PART 4: THE CORPORATION IN SOCIETY(7) The ConsumerJohn Kenneth Galbraith, The Dependence EffectF.A. von Hayek, The Non Sequitur of the `Dependence Effect'*George Brenkert, Marketing to Inner-City Blacks: PowerMaster and Moral ResponsibilityDavid M. Holley, A Moral Evaluation of Sales Practices*Manuel Velasquez, The Ethics of Consumer Production and Marketing(8) The Environment.Norman Bowie, Morality, Money, and Motor CarsW. Michael Hoffman, Business and Environmental EthicsLarry E. Ruff, The Economic Common Sense of PollutionKaren Blumenfeld, Dilemmas of Disclosure: Ethical Issues in Environmental Auditing(9) INTERNATIONAL BUSINESSRichard T. DeGeorge, Ethical Dilemmas for Multinational Enterprise: A Philosophical OverviewManuel Velasquez, International Business, Morality, and The Common GoodThomas Donaldson, Values in Tension: Ethics Away from HomeScott Turow, What's Wrong with Bribery*S. Prakash Sethi, Codes of Conduct for Global Business: Prospects and Challenges of ImplementationMINI-CASES FOR PART 4The Ford Pinto, by W. Michael Hoffman*The Ethics of Marketing: Nestle's Infant Formula, by James E. Post*Toy Wars, by Manuel VelasquezForests of the North Coast: The Owls, the Trees, and the Conflicts, by Lisa Newton and Catherine DillinghamU.S. And Mexico Confront Toxic Legacy, by Colum LynchThe Project at Moza Island, by John A. Seeger and Balachandran Manyadath

PART 5: THE FUTURE CORPORATE ETHOS*(10) Emerging Ethical Issues*Robert E. Frederick and W. Michael Hoffman, The Individual Investor in Securities Markets: An Ethical Analysis*Carol J. Loomis, Lies, Damned Lies, and Managed Earnings*Leonard H. Friedman and Grant t. Savage, Can Ethical Management and Managed Care Coexist?*Richard T. DeGeorge, Business Ethics and the Information Age*Lynn Sharp Paine, Corporate Policy and Ethics of Competitor Intelligence Gathering(11) Reflections on the Moral Corporation*Dawn-Marie Driscoll and W. Michael Hoffman, Gaining the Ethical Edge: Procedures for Delivering Values-driven ManagementAndrew W. Singer, Can A Company Be Too Ethical?*Jon Entine, Rainforest Chic*Joanne B. Ciulla, The Importance of Leadership in Shaping Business ValuesMINI-CASES FOR PART 5From Volumes to Three Words: Texas Instruments, by Dawn-Marie Driscoll and W. Michael Hoffman*Levi Strauss & Co. and China, by Timothy Perkins, Colleen O'Connelll, Carin Orosco, Mark Rickey, and Matthew Scoble*The Fun of Being a Multinational, by The Economist*The Case of the Contested Firearms, by George BrenkertBibliography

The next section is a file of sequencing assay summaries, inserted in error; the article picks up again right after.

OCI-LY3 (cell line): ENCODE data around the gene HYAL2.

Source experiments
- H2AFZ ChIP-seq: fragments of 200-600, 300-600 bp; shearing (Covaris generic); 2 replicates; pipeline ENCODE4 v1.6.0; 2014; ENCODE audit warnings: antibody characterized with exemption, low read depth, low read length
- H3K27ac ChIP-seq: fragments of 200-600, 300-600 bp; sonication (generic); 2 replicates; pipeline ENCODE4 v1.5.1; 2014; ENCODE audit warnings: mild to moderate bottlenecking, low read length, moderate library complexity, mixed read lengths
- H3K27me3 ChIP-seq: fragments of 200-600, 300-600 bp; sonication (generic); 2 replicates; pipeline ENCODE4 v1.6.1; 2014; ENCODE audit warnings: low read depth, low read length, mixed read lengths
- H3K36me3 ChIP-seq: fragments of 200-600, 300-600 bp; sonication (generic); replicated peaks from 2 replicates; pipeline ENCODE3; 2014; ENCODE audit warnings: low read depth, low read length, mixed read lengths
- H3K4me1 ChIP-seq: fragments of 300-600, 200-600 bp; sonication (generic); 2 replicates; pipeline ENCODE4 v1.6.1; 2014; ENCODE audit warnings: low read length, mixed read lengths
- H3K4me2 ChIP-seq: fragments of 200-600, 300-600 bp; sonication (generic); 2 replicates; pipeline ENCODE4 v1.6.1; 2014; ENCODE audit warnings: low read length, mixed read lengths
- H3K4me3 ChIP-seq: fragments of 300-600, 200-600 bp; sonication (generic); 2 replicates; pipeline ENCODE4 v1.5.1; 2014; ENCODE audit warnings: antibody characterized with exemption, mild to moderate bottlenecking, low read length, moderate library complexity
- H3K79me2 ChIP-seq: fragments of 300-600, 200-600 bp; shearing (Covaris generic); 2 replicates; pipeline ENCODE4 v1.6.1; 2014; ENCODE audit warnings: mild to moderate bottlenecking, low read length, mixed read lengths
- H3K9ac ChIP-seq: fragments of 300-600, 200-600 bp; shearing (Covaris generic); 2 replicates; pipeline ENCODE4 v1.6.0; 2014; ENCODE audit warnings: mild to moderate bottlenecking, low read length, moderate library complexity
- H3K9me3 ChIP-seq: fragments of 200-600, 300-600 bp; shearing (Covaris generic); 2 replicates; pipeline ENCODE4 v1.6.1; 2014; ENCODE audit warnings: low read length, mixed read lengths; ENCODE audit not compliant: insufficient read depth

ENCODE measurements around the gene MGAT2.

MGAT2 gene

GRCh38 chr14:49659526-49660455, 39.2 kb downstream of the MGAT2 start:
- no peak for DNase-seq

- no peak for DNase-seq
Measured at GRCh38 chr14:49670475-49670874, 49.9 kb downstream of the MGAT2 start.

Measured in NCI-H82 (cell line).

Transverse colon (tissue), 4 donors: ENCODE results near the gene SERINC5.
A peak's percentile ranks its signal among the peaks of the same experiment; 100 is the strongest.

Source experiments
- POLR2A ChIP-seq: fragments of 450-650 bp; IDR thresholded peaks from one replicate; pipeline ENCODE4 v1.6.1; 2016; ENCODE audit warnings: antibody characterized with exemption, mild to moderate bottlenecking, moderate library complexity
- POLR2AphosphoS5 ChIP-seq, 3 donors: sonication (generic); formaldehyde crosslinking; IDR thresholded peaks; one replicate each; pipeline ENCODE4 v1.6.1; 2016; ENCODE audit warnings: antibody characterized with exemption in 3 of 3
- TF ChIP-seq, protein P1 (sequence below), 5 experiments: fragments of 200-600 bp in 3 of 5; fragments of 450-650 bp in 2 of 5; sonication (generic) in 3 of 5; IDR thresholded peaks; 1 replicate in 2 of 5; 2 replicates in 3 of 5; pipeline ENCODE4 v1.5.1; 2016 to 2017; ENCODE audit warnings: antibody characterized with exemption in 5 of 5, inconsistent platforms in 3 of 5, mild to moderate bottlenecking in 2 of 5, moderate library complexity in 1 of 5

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About W. Michael Hoffman

W. Michael Hoffman is the founding director of the Center for Business Ethics at Bentley College in Waltham, Massachusetts, a research and consulting institute and educational forum for the exchange of ideas and information in business ethics. Dr. Hoffman received his Ph.D. in philosophy at the University of Massachusetts in 1972 and is professor of philosophy at Bentley College. Dr. Hoffman has authored or edited thirteen books and has published over forty articles in professional and scholarly journals. Dr. Hoffman also serves as a consultant on business ethics for corporations and institutions of higher learning and as an expert witness for business ethics for law firms. He is a past National Endowment for the Humanities Fellow and Consultant, a lecturer at universities and conferences, and he sits on the boards of editors of several journals, including the Journal of Business Ethics and Business Ethics Quarterly.

Robert E. Frederick is associate professor and chair of the department of philosophy at Bentley College and research scholar at the Center for Business Ethics. In the past he served as assistant director of the Center. Dr. Frederick received his Ph.D. in philosophy from Brown University. He has published articles in business ethics and in other fields of philosophy.

Mark S. Schwartz is Co-Director of the Joint M.B.A./LL.B. Program, Coordinator of Business Law,and lecturer of business law and business ethics at the Schulich School of business, York University, Toronto. He is a lawyer in the Province of Ontario and graduated from the Joint M.B.A./LL.B. Program at Osgoode Hall Law School and the Schulich School of Business in 1991. He received his Ph.D. from the Schulich School of Business in 1999, focusing on the subject of business ethics. He is a Research Fellow for the Center for business Ethics, Bentley College, and has consulted to a number of companies on business ethics-related matters.